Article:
Nov 21, 2013 - By Alejandra Silva, Staff WriterSecurity features for the proposed Riverton justice center steered most of the discussion during the Fremont County Commission meeting Tuesday.
In particular, the representatives talked about the possibility of installing bullet-proof glass at the new facility, which is planned for construction on county-owned property near the intersection of Gasser Road and Major Avenue in Riverton.
The $5 million justice center would replace the county's current Riverton facility, which was found to have been penetrated by a bullet hole last summer.
Bob Johnson, of Denver-based Reilly Johnson Architecture, told commissioners it would cost an additional $62,000 to cover every exterior window at the new facility with ballistic glass.
He said placing the opaque glass on the doors in the lobby would be more difficult and would prevent personnel from having a clear look at people entering the building.
The glass he offered to commissioners was a "Level 2" glass that could stop bullets from a .357 Magnum handgun, but Johnson said glass strength goes up to a "Level 8."
Rather than using the bullet-proof material, Commission Chairman Doug Thompson asked if the architects could incorporate ceiling windows into the building's design.
"What's driving this is a bullet hole in our existing facility," Thompson said. "If we move up there and don't address bullet holes through windows, we're going to set up the same thing (there)."
In his experience designing other justice centers, Johnson said he has never used ballistic glass --mostly due to the high cost. But he said it's important to let daylight enter the building and allow employees to look outside. A combination of ceiling windows and ballistic glass is another option.
"It's a very tough call," Johnson said. "You have to help us."
He emphasized that he will use the commissioners' direction as he moves forward with the center's design, but Johnson reminded the group that Riverton Judge Wesley Roberts of the Ninth Circuit Court of Fremont County specifically requested clear, regular windows in the court room.
County Clerk Julie Freese said the judge's request was counterproductive.
"I believe the commissioners are the ones that are funding this," Freese said. "Are we doing what (Roberts) wants to do, or does that come back to this board and you guys get to decide?
"The whole idea is to get a safer place; it just seems like we're losing the sight of where we're moving."
Commission vice chairman Travis Becker said he had requested input about the design from personnel currently working at the center on South Federal Boulevard.
"I felt it was necessary to have each of the users work with (Johnson) for work flow and things of that nature," Becker said. "I'm not a judge, I'm not an attorney, I'm not a sheriff. I don't know how they operate."
He said he made sure the county employees knew that final decisions would be made by commissioners and architects.
The design Johnson presented showed room for office space, waiting areas, judges' chambers, holding cells, exits, storage rooms and vehicle ports. Parking areas are located on three sides of the building, and Roberts requested a separate entrance solely for judges.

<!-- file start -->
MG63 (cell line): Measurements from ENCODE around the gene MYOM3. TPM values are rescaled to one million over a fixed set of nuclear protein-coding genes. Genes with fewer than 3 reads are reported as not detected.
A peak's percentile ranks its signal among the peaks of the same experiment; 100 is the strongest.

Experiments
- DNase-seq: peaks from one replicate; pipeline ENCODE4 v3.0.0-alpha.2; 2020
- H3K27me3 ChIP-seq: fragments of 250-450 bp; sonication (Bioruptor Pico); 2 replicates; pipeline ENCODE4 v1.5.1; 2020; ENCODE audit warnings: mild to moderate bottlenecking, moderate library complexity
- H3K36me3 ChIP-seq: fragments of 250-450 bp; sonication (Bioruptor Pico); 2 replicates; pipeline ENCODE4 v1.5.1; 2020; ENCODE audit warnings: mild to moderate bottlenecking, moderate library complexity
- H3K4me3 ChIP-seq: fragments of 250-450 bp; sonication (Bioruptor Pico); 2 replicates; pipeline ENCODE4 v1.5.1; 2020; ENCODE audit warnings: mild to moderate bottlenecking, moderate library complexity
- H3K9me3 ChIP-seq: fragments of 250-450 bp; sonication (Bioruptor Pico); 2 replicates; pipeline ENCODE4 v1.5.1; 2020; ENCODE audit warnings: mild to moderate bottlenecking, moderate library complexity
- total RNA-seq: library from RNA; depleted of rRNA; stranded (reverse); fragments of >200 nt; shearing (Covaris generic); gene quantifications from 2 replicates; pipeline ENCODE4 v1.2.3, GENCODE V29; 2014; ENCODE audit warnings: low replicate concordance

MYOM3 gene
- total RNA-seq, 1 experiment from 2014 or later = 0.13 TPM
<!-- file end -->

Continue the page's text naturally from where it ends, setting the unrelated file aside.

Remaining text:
Johnson gave more details on the thickness of the concrete exterior and brick structure as well as other mechanical and electrical engineering already included in the plans. He also told commissioners that they would have to agree on things like polished concrete floors in lieu of waxed concrete floors, lighting fixtures and new courtroom technology.
He also suggested security electronics that would change the manual key system already in place to more advanced uses with controlled doors, cameras, intercoms and panic buttons. If they decided to keep those features out, Johnson said they would save money.
The cost estimate remained close to $5 million, Johnson said, even with the minor changes that were fit in to exits and public access areas.
The next step would be the construction documents phase which would incorporate the design and cost estimates, put them together, and provide contractors with the plan to start building the design. Commissioners then expressed their support for the project, the direction from the state as far as the funding through new possible legislation, and finally agreeing on the attributes for the building.
"I think the one question we have to readdress is are we going in the right direction?" Thompson asked. "We are on record with a majority of the commission saying we like this... We will have to discuss details."
Thompson reiterated the importance of improving security and not working backwards.
"If we're going for security, we're going for security," he said. "When you invest $5 million of the taxpayers' dollars for security, we're going to have security."
Commissioner Keja Whiteman suggested they hold a public hearing to offer the public more information and answers. A tentative date of meeting on Dec. 4 in Riverton was set to provide residents of Fremont County with a bigger picture on the proposed plans- commissioners agreed was necessary to quickly move forward.
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